For years I forgot about the stories of the lost villages at Ladybower, and the pleasing sense of nameless fear and wonder that they had conjured in the imagination. Then, trying to write something through a voice situated inside academic archaeology, I was attempting to find some kind of overarching metaphor for the position of those who study the past using whatever fragmentary material remains time and chance have allowed them, and my mind toyed with a picture of drowned cities, their towers and steeples forlornly trying to reach out from the black waters that otherwise had overwhelmed them. Some images seem better suited to metaphor than to reality, perhaps. I thought also of the story found in Josephus’ Jewish Antiquities, relating that in the time of Seth two huge pillars, one of brick and one of stone, were built and inscribed with all knowledge, so that if the earth suffered disaster of fire or flood, the world’s repository of learning would survive even if there was no-one left to read it². The water rises up as time flows on, and we float on the rafts of the present as pondskaters do, held fast into the moment’s meniscus. Whatever is left to make sense of the past’s drowned lives, its cities, villages, and people, is whatever has chanced to survive the constant deluge and pierced the water’s surface for us to survey. When I was writing the article in question, I initially thought I had found a rather apt metaphor, and (as usual) flattered myself at its efficacy; only later did I, vain idiot, realise this was an image from my own past, one that had its root in my father’s stories. In my mind, it had become detached from the specifics of place, and become loosed into the everyspace of metaphor. Sometimes it’s good to have a metaphor come home.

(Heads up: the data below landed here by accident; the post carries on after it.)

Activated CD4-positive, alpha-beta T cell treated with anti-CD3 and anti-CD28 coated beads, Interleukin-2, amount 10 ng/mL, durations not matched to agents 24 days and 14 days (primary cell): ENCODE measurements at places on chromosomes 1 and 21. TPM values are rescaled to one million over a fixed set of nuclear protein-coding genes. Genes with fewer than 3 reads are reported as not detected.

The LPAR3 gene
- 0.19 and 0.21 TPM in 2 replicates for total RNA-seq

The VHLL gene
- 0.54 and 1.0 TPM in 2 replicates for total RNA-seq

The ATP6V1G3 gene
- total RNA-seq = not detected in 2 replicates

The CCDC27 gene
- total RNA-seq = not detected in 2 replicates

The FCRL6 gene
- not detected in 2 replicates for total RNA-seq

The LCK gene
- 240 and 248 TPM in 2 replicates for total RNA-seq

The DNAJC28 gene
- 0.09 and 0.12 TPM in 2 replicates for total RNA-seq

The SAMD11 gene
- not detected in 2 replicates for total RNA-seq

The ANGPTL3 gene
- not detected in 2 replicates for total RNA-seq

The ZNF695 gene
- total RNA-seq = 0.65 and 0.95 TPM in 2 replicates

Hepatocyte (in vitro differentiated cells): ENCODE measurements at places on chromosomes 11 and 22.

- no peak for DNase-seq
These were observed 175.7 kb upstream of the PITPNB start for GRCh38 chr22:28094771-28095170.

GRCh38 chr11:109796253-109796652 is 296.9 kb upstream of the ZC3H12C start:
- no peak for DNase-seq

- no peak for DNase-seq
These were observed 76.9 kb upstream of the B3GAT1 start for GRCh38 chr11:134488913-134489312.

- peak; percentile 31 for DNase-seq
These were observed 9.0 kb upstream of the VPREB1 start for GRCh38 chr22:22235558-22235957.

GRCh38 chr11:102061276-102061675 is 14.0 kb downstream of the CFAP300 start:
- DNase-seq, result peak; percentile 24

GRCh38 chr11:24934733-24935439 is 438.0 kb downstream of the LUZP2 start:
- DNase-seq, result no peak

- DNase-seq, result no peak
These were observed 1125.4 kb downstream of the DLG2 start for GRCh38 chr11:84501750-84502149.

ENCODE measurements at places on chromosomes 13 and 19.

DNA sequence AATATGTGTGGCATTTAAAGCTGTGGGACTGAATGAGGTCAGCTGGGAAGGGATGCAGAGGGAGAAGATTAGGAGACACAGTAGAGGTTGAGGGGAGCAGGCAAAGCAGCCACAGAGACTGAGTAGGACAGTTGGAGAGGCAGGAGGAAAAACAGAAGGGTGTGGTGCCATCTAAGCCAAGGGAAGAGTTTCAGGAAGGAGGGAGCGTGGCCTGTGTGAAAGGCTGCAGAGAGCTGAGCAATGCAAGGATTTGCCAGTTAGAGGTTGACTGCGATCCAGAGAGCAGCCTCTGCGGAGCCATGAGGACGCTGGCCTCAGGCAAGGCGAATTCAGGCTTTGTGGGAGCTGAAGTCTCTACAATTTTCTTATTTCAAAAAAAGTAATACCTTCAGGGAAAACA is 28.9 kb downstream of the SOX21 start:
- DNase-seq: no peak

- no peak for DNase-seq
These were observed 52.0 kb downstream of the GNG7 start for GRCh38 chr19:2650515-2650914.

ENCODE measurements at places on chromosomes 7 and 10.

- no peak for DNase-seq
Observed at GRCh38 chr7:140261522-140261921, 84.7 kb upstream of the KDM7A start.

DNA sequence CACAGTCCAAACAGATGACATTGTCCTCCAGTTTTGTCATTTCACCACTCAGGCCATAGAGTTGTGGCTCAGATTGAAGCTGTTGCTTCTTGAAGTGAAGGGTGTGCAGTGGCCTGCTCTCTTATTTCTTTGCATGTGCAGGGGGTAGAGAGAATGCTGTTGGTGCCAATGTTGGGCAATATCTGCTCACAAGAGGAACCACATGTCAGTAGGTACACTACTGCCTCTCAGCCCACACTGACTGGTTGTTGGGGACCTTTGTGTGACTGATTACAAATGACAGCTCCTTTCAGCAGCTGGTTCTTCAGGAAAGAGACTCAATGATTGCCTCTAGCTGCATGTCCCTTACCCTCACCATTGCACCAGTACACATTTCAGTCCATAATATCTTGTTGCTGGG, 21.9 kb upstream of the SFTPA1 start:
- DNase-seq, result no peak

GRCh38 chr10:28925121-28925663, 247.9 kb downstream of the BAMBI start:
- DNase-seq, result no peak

Yet that still leaves a questions: why was this image of the drowned villages, buildings partially sunk beneath the waterline, so very compelling? The final line of a short essay by Borges entitled ‘The Fearful Sphere of Pascal‘ reads:

“It may be that universal history is the history of the different intonations given a handful of metaphors”